Explore the Town
Built up in the 20th century, Haddon Heights is a small town with easy access to Philadelphia, close to the Jersey Shore and only about an hour and forty-five-minute drive to New York City.
Haddon Heights, population of approximately 8,000 people spread out over 1.57 square miles, boasts a small-town lifestyle with easy access to Philadelphia and the Jersey Shore. At the heart of the borough of Haddon Heights is Station Avenue, a small downtown drag made up of a variety of restaurants and shops. Over the years, Haddon Heights has cultivated a civically engaged community that cares about its neighborhoods and the people that call it home.
Haddon Heights is located within 5 miles of downtown Philadelphia and is close to Route 295, Route 30 (White Horse Pike), Route 168 (Black Horse Pike) and Route 41 (Kings Highway). Haddon Heights is 90 miles south of New York City, 55 miles west of Atlantic City, and 140 North of Washington D.C. The town is easily accessible from Exit 4 of the New Jersey Turnpike.
New Jersey Monthly magazine ranked Haddon Heights as 98th BEST PLACE TO LIVE in NEW JERSEY in its’ 2008 rankings of the “Best Places To Live” in New Jersey, and in 2011, New Jersey Monthly named Haddon Heights the “2nd Best Town to Live” in Southern New Jersey, after Moorestown Township.
Haddon Heights is located at 39°52′44″N 75°03′56″W39.878863°N 75.065570°W
In 1890, Benjamin A. Lippincott created a passenger station in the center of his land for the Atlantic City Railroad. Then Lippincott and a gentleman named Charles Hillman, filed a grid street plan with Camden County to develop a community they named Haddon Heights because of its proximity to Haddonfield and its high elevation. Large houses were constructed and appealed to prosperous middle-class families moving from the cities. In 1904, Haddon Heights was incorporated as a borough and Lippincott was elected mayor. A small downtown grew near the railroad and the White Horse Pike and 8 churches and a synagogue were built. An area of old Centre Township, known as Fairfield Estates, voted in 1926 to become a part of Haddon Heights. This land was developed for more single-family housing through the 1940s and 1950s and continues to be a turn-of-the-century railroad suburb.
Haddon Heights is governed under the borough form of New Jersey municipal government. The borough body consists of a mayor and a borough council comprising of 6 council members, with all positions elected at-large on a partisan basis as part of the November general election.
A mayor is elected directly by the voters to a 4-year term of office. The borough council consists of 6 members elected to serve three-year terms on a staggered basis, with two seats coming up for election each year in a three year cycle.
The borough form of government used by Haddon Heights, the most common system used in the state, is a “weak mayor/strong council” government in which council members act as the legislative body, with the mayor presiding at meetings and voting only in the event of a tie.
They mayor can veto ordinances subject to an override by a two-thirds majority vote of the council. The mayor makes committee and liaison assignments for council members, and most appointments are made by the mayor with the advice and consent of the council.
TO LIVE IN HADDON HEIGHTS:
Transportation and Highways:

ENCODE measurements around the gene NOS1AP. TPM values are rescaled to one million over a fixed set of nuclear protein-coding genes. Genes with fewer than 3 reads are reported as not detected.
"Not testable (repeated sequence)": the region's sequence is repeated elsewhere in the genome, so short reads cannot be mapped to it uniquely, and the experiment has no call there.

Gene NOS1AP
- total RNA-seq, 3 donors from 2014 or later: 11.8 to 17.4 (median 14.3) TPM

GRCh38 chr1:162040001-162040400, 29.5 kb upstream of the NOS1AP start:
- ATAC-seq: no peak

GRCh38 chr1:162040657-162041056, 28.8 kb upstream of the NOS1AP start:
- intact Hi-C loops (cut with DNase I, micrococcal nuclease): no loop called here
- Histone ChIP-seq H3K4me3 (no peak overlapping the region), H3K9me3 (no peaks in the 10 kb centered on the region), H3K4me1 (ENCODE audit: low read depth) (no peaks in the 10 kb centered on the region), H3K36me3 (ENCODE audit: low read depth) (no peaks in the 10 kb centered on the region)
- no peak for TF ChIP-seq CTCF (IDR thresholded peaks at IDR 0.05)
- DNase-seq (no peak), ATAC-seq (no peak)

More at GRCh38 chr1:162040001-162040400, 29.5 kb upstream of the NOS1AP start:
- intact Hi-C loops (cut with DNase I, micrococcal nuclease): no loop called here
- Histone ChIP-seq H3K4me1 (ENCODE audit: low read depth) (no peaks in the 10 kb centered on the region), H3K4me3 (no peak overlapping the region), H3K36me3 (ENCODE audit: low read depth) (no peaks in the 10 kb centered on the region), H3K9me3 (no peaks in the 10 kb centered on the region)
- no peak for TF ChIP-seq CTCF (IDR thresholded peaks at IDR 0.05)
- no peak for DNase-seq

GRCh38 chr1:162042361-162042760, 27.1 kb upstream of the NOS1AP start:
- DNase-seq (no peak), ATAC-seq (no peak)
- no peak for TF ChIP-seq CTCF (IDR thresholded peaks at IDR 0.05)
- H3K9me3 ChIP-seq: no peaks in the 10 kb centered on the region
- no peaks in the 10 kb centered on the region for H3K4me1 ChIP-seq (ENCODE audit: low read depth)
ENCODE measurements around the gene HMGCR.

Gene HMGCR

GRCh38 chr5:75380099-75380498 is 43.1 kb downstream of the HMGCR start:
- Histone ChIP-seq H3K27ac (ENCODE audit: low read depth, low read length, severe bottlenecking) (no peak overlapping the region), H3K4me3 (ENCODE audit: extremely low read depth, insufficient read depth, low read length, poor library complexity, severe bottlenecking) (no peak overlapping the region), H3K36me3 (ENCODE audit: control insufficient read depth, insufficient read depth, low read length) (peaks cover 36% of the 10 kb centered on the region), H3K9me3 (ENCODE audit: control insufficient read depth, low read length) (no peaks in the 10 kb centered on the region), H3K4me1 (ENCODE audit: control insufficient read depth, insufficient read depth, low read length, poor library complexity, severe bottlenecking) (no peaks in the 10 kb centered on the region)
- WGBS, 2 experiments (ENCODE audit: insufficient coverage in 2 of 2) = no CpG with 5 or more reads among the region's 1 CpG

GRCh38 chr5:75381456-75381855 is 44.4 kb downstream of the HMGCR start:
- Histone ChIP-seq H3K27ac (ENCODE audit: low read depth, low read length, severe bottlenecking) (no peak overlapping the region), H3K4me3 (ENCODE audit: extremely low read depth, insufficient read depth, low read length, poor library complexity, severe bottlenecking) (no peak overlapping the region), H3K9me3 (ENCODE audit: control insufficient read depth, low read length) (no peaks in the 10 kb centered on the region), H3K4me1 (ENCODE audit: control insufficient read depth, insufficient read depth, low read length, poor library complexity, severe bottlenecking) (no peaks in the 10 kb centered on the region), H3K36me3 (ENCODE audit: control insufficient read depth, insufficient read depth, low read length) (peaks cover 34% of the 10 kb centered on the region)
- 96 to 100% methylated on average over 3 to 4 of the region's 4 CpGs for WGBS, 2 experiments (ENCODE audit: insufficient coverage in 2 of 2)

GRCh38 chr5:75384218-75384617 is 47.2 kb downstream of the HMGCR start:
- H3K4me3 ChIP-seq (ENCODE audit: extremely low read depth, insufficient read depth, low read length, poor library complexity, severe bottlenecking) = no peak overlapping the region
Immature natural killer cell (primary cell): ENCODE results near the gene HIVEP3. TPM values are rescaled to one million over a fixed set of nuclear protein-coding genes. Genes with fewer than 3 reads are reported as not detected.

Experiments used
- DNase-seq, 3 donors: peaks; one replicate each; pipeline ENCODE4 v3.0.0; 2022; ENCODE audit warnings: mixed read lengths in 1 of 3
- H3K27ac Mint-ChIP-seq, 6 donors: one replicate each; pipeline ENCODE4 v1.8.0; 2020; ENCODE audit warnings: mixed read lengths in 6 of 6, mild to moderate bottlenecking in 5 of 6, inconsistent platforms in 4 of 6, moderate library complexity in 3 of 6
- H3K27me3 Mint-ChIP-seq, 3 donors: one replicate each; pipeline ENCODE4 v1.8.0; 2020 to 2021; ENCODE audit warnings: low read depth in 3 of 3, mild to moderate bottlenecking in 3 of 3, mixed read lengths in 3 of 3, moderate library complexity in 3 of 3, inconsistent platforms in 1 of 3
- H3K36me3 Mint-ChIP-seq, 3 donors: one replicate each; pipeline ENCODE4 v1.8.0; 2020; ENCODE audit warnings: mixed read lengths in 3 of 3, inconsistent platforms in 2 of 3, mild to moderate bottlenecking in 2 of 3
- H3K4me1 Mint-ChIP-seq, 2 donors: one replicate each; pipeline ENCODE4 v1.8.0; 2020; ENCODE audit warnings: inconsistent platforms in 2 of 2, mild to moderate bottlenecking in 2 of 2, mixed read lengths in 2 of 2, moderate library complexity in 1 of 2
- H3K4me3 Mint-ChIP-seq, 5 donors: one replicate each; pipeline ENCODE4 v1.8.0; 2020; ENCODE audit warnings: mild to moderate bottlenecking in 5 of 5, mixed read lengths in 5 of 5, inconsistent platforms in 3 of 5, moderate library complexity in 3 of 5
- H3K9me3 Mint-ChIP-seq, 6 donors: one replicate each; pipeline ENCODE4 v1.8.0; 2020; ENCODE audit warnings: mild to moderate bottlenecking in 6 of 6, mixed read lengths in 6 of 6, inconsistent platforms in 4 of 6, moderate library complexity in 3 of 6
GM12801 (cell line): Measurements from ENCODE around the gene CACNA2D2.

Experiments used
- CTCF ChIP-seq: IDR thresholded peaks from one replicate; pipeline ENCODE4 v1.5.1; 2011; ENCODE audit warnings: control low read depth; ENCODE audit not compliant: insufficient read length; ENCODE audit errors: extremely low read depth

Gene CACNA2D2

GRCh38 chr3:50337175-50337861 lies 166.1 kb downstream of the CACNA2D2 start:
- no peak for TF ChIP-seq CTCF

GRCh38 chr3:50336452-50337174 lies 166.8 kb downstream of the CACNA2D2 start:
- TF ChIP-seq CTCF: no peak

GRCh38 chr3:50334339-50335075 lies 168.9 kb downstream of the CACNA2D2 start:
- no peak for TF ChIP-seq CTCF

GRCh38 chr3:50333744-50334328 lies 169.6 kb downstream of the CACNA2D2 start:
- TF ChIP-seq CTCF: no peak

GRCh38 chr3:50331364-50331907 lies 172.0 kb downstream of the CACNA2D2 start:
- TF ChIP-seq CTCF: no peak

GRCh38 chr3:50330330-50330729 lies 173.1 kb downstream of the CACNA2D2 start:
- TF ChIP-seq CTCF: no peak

The roadways and maintained by the municipality, by Camden County, and by the New Jersey Department of Transportation.
Haddon Heights residents enjoy convenient access to public the PATCO Speedline station just two miles away. The closest stops are Westmont and Haddonfield.
NJ Transit local bus service between the borough of Haddon Heights and Philadelphia is provided on the 400 and 403 routes, with local service available on the 455 and 457 routes.
The Haddon Heights Public Schools offer diverse and enriching learning experiences for all children with varying learning abilities. The goal is to develop excellent scholars, successful individuals, and ethical and responsible citizens who will meet or excel the New Jersey Student Learning Standards and Common Core State standards.
The Haddon Heights School District serves public school students in Kindergarten through 12th grade.
The district has 3 Elementary Schools: Atlantic Avenue Elementary (Grades K-6, approximately 134 students); Glenview Elementary (PreK-6, approximately 290 students) and Seventh Avenue Elementary School (K-6, approximately 130 students).
The Haddon Heights High School is for grades 7-12 and as part of the send/receiving relationships program, the school also serves students from some of the neighboring towns of Barrington and Lawnside.
St. Rose of Lima School is a K-8 elementary school that operates under the Roman Catholic Diocese of Camden.
Baptist Regional School is a private, co-educational K-12 college-preparatory school governed by a board of directors in association with Haddon Heights Baptist Church (GARBC). The school offers an integrated curriculum with a conservative Christian worldview.
There are various 2-year and 4-year colleges within miles of Haddon Heights so making the decision about continuing your child’s education is easy. For more information, please visit https://www.collegesimply.com/colleges-near/new-jersey/haddon-heights/
The Haddon Heights Library is open six days a week and serves as a “hot spot” in town, providing enrichment through a number of social and community events throughout the year. For more information, please visit http://www.haddonheightslibrary.com/
PLACES OF WORSHIP
Also within walking distance are varying places of worship such as the First Presbyterian Church, the First United Methodist Church, Haddon Heights Baptist Church, Joy Fellowship, St. Mary’s Episcopal Church, and St. Rose of Lima Parish.